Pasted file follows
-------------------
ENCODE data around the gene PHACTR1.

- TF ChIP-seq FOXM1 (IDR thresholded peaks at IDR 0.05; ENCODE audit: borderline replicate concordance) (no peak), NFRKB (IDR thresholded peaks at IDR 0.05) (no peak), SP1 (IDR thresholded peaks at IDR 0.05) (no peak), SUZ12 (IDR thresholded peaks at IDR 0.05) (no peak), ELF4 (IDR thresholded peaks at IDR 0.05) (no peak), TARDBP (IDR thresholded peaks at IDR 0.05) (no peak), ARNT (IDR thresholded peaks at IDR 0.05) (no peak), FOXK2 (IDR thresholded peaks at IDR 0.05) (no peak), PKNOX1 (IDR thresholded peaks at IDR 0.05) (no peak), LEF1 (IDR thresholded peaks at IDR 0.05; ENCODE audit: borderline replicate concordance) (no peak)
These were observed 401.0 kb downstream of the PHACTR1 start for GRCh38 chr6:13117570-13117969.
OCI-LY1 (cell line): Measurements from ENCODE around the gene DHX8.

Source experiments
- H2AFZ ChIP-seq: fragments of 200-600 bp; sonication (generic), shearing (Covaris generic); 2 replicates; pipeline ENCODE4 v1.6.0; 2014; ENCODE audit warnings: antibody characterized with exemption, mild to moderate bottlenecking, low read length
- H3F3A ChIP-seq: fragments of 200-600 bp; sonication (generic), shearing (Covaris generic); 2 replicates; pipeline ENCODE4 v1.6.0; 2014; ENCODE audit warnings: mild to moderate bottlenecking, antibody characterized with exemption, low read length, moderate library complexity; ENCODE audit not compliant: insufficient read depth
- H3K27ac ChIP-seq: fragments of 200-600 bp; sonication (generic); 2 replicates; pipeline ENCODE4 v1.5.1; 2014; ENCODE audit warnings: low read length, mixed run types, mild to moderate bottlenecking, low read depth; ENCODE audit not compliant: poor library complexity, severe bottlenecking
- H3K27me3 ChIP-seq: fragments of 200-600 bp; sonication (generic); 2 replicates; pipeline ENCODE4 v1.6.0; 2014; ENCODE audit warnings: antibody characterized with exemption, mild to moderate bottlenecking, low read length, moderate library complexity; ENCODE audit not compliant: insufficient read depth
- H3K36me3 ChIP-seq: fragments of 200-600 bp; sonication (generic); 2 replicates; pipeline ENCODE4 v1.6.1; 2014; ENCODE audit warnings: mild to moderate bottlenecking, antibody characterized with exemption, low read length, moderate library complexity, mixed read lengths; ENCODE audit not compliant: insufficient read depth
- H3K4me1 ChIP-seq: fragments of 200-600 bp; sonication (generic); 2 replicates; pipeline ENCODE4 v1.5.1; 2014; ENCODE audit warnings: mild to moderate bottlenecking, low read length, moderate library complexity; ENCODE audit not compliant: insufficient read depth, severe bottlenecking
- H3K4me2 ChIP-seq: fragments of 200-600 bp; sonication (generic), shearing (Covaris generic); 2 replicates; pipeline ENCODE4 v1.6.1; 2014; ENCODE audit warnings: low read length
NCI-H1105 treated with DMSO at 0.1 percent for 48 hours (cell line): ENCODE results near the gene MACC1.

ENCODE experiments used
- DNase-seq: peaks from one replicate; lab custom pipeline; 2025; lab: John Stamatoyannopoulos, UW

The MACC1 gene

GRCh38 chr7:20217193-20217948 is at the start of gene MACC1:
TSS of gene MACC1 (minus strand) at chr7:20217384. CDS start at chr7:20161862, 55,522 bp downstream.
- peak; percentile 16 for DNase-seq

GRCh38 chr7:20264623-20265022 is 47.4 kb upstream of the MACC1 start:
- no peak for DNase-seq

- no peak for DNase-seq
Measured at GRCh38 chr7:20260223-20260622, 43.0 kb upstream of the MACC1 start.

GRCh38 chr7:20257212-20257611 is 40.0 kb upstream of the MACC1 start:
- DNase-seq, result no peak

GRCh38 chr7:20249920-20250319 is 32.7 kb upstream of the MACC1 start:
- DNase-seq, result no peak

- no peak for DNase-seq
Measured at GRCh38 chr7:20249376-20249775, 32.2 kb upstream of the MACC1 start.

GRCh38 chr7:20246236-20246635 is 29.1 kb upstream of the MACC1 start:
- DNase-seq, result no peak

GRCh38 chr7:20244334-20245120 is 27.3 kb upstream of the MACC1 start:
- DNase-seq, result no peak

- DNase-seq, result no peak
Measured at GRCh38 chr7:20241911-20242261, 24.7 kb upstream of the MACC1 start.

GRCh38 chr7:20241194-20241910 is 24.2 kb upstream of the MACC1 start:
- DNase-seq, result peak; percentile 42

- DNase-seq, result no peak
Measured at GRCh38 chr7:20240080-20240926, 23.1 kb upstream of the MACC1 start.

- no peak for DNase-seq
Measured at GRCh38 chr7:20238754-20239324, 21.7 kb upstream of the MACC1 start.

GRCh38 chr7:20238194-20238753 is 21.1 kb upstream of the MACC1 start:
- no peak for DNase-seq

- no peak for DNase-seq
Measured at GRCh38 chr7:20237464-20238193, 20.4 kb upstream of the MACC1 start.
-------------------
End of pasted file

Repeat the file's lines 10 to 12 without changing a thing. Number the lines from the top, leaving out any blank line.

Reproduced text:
- H3K36me3 ChIP-seq: fragments of 200-600 bp; sonication (generic); 2 replicates; pipeline ENCODE4 v1.6.1; 2014; ENCODE audit warnings: mild to moderate bottlenecking, antibody characterized with exemption, low read length, moderate library complexity, mixed read lengths; ENCODE audit not compliant: insufficient read depth
- H3K4me1 ChIP-seq: fragments of 200-600 bp; sonication (generic); 2 replicates; pipeline ENCODE4 v1.5.1; 2014; ENCODE audit warnings: mild to moderate bottlenecking, low read length, moderate library complexity; ENCODE audit not compliant: insufficient read depth, severe bottlenecking
- H3K4me2 ChIP-seq: fragments of 200-600 bp; sonication (generic), shearing (Covaris generic); 2 replicates; pipeline ENCODE4 v1.6.1; 2014; ENCODE audit warnings: low read length